Home CloudAWS Linux: Corrupt AWS Linux AMI

Linux: Corrupt AWS Linux AMI

by Kliment Andreev
0 comment
Reading Time: 3 minutes

Recently, when I tried to ssh to my AWS Linux AMI, I got an error that the key is not valid. First, I thought that somehow my private key was stolen, but upon further investigation in the logs, I found these errors.

/ containts a file system with errors, check forced

p1

NOTE: At the end I wasn’t able to recover my instance and I have to restore it from the backups, but the steps outlined below might help you.

The AMI will try to fsck automatically. Most of the time, this will fix your problems. In my case it failed and I got a useless AMI that won’t boot. If fsck doesn’t work, check the console. I saw that one of the checks failed.

p2

According to AWS and this troubleshooting AWS Troubleshooting, first stop the instance.

p3

Go to Volumes, Detach volume and wait until it says available.

p4

Create a new instance, same AMI type, same resources. Right click the newly created AMI, choose to Attach volume and select the instance where this volume will be attached.

p5

Once attached, in the new AMI do fdisk -l to see the device name for your attached disk. In my case I see /dev/xvdf.

p6

Try to repair it from here. In my case I got the following errors.

NOTE: The highlighted is what you type, the rest is the output.

fsck.ext4 -v /dev/xvdf
e2fsck 1.42.12 (29-Aug-2014)
ext2fs_open2: Bad magic number in super-block
fsck.ext4: Superblock invalid, trying backup blocks...
fsck.ext4: Bad magic number in super-block while trying to open /dev/xvdf

The superblock could not be read or does not describe a valid ext2/ext3/ext4
filesystem.  If the device is valid and it really contains an ext2/ext3/ext4
filesystem (and not swap or ufs or something else), then the superblock
is corrupt, and you might try running e2fsck with an alternate superblock:
    e2fsck -b 8193 <device>
 or
    e2fsck -b 32768 <device>

p7

We have to find the superblocks that are corrupt. Now, let’s see where my superblocks are kept.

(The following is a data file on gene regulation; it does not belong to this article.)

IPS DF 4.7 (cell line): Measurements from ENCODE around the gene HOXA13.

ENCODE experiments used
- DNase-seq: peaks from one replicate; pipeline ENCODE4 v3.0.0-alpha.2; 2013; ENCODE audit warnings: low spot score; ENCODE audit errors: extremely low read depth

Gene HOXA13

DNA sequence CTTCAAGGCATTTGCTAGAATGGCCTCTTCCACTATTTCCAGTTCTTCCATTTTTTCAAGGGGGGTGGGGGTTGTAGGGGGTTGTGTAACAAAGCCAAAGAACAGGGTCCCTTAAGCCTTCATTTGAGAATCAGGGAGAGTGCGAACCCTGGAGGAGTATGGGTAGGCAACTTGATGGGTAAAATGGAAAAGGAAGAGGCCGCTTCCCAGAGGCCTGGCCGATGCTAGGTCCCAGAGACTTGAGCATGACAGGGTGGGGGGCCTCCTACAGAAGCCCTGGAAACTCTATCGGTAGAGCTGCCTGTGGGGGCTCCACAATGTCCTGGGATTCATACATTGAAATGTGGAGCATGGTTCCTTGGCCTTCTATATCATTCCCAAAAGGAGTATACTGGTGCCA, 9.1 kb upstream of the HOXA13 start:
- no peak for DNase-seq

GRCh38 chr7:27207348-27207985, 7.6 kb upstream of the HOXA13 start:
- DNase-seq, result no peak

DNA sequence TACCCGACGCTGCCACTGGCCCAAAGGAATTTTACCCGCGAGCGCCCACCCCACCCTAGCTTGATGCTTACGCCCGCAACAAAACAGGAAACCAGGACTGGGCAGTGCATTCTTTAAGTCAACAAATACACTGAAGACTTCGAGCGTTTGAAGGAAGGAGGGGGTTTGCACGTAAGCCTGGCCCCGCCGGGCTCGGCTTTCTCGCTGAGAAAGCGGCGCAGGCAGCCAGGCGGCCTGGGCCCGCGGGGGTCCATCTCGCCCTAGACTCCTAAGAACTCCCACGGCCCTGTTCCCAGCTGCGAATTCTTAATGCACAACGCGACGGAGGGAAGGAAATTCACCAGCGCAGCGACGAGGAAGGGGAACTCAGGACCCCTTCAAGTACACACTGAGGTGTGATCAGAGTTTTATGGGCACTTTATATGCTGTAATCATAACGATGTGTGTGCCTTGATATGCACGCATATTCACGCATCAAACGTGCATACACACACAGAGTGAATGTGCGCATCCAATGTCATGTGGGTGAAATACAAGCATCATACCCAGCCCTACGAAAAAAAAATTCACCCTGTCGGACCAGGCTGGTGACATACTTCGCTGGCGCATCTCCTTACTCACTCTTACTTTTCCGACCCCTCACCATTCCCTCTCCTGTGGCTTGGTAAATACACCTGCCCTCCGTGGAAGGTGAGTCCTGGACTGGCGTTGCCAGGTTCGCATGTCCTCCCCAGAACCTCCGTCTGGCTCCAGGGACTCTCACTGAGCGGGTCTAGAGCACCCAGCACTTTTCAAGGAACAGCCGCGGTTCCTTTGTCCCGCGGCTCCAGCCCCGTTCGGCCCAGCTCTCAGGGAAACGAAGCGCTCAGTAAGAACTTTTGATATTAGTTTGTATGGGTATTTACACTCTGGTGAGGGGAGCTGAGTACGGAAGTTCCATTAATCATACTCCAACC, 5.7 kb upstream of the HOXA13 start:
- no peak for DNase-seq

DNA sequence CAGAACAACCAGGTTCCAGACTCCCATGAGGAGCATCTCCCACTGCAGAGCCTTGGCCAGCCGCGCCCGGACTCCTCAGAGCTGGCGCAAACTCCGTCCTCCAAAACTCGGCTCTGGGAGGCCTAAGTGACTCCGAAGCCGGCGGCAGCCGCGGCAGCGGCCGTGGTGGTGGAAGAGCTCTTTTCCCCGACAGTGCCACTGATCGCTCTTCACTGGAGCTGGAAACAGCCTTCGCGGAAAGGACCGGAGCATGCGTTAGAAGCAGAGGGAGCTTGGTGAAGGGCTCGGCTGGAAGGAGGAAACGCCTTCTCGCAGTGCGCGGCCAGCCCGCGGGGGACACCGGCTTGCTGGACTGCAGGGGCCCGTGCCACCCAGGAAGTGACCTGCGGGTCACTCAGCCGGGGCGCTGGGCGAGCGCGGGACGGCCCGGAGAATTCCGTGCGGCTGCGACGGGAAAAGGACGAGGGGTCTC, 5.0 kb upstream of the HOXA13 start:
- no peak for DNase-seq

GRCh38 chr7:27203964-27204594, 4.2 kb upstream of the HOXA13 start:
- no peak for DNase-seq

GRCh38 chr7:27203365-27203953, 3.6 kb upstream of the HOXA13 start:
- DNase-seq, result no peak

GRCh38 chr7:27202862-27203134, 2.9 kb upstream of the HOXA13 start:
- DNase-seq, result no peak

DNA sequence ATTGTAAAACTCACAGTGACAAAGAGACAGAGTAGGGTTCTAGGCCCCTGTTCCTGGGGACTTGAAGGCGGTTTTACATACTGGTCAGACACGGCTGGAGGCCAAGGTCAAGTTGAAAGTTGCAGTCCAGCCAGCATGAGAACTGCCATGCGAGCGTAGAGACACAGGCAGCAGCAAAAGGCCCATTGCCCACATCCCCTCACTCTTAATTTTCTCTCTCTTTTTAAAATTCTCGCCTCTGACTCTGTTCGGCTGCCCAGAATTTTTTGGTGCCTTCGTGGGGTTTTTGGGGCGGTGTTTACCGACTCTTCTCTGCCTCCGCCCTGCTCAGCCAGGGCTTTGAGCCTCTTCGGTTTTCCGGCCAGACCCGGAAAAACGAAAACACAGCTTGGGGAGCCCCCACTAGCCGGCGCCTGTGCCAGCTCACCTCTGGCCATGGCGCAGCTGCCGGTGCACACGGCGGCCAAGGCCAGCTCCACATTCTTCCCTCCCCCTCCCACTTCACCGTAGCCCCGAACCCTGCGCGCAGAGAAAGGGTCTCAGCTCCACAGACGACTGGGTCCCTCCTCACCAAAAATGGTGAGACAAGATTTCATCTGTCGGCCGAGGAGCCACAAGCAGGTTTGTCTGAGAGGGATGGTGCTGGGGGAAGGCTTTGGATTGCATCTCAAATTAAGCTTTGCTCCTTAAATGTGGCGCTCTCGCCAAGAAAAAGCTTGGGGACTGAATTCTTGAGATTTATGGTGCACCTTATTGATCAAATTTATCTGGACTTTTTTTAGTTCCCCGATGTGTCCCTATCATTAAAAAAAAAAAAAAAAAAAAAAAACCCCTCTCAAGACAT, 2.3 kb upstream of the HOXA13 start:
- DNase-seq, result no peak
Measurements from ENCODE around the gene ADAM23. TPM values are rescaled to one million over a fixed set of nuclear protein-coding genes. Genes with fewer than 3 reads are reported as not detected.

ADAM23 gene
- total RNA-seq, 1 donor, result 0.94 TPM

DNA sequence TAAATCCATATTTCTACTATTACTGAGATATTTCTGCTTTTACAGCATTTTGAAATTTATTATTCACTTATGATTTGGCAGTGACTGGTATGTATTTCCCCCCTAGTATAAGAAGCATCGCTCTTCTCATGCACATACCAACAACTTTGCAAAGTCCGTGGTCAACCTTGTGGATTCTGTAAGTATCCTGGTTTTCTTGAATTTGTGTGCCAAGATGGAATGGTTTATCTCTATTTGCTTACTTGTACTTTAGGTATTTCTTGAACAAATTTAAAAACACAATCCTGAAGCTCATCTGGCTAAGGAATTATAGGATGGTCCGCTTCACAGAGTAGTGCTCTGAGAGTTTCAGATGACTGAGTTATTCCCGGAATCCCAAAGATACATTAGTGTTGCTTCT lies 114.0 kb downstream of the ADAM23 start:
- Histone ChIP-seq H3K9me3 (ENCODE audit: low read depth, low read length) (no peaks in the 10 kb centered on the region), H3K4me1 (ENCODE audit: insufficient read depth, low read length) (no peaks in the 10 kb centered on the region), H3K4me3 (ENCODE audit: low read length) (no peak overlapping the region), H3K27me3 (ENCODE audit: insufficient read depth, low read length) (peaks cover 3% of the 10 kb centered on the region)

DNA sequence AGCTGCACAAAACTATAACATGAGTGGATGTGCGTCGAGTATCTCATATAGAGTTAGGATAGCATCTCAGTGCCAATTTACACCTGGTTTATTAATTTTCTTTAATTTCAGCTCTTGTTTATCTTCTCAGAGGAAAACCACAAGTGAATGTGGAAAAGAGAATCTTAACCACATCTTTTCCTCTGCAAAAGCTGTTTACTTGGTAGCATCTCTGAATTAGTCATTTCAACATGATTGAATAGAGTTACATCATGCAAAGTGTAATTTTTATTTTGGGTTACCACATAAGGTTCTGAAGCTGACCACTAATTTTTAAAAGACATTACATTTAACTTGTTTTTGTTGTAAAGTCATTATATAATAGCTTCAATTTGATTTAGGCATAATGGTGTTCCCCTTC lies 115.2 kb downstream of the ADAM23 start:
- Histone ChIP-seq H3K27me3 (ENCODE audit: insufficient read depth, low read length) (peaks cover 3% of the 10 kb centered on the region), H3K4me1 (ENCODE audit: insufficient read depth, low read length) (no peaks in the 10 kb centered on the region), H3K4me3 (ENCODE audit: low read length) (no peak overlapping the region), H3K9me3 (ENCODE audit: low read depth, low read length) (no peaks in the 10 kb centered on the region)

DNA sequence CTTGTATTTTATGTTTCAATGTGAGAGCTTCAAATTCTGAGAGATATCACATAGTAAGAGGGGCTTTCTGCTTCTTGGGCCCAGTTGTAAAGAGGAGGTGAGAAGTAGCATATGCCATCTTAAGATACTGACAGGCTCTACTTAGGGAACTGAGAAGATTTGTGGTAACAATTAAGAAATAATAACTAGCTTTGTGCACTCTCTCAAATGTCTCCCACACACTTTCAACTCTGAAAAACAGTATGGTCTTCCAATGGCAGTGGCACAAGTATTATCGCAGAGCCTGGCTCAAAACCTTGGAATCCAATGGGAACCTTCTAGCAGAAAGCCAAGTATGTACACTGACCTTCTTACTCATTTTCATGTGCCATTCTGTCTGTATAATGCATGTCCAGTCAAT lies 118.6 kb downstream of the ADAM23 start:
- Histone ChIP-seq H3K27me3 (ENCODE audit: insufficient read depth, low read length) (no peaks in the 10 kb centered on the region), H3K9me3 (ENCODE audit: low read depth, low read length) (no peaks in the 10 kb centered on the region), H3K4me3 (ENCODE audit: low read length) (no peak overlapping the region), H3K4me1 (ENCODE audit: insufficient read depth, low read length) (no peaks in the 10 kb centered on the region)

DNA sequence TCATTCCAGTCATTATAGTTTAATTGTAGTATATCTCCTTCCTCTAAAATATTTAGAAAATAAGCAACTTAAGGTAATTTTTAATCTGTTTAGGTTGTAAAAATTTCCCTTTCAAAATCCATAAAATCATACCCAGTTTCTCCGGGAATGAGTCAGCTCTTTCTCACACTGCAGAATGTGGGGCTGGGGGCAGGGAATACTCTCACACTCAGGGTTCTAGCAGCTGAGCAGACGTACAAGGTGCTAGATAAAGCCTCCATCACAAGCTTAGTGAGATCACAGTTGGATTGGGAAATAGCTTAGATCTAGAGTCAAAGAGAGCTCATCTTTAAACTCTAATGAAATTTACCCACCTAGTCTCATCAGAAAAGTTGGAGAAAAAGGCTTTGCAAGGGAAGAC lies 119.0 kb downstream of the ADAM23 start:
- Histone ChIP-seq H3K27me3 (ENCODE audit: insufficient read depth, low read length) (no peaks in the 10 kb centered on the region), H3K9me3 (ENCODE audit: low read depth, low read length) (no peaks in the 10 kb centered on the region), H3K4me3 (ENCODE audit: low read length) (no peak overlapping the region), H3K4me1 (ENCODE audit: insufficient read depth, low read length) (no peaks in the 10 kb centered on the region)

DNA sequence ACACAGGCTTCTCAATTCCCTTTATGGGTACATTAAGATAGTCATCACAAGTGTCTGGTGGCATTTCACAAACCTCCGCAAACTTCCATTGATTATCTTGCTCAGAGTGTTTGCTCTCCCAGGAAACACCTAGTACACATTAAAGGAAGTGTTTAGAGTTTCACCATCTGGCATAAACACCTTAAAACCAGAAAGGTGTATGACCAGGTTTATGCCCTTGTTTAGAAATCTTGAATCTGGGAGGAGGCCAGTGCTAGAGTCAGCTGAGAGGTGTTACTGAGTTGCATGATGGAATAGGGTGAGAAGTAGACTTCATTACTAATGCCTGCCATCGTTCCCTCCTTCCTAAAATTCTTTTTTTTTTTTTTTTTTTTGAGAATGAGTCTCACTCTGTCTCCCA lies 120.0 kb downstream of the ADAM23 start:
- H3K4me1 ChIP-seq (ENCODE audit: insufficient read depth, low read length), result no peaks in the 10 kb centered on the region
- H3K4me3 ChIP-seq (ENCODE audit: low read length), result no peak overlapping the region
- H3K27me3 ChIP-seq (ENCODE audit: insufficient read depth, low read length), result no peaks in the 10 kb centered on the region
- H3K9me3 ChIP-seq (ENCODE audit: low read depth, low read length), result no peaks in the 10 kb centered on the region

mke2fs -n /dev/xvdf
mke2fs 1.42.12 (29-Aug-2014)
Found a gpt partition table in /dev/xvdf
Proceed anyway? (y,n) y
Creating filesystem with 2097152 4k blocks and 524288 inodes
Filesystem UUID: 350b4d59-28c8-422f-a3af-ede9daae43e3
Superblock backups stored on blocks:
        32768, 98304, 163840, 229376, 294912, 819200, 884736, 1605632

NOTE: You’ll get different numbers. Use yours not mine.

p8

Next step is to try to restore the superblocks.

e2fsck -b 1605632 /dev/xvdf
e2fsck 1.42.12 (29-Aug-2014)
e2fsck: Invalid argument while trying to open /dev/xvdf

The superblock could not be read or does not describe a valid ext2/ext3/ext4
filesystem.  If the device is valid and it really contains an ext2/ext3/ext4
filesystem (and not swap or ufs or something else), then the superblock
is corrupt, and you might try running e2fsck with an alternate superblock:
    e2fsck -b 8193 <device>
 or
    e2fsck -b 32768 <device>

p9

I tried all superblock numbers and all failed. Finally, I tried with the last resort.

mke2fs -S /dev/xvdf
mke2fs 1.42.12 (29-Aug-2014)
Found a gpt partition table in /dev/xvdf
Proceed anyway? (y,n) y
Creating filesystem with 2097152 4k blocks and 524288 inodes
Filesystem UUID: 97fc1ad1-b8dc-44ec-ba46-33061541cd60
Superblock backups stored on blocks:
        32768, 98304, 163840, 229376, 294912, 819200, 884736, 1605632

Allocating group tables: done
Writing superblocks and filesystem accounting information: done

p10

Force the checks on the filesystem.

e2fsck -f /dev/xvdf -y
/dev/xvdf: ***** FILE SYSTEM WAS MODIFIED *****
/dev/xvdf: 9001/524288 files (5.0% non-contiguous), 114693/2097152 blocks

At the end, mount the volume and see if you see your data. In my case, I got nothing.

ls -l
total 148
drwx------ 516 root root 147456 May 13 23:23 lost+found
0 comment
0

Related Articles

Leave a Comment

This website uses cookies to improve your experience. We'll assume you're ok with this, but you can opt-out if you wish. Accept Read More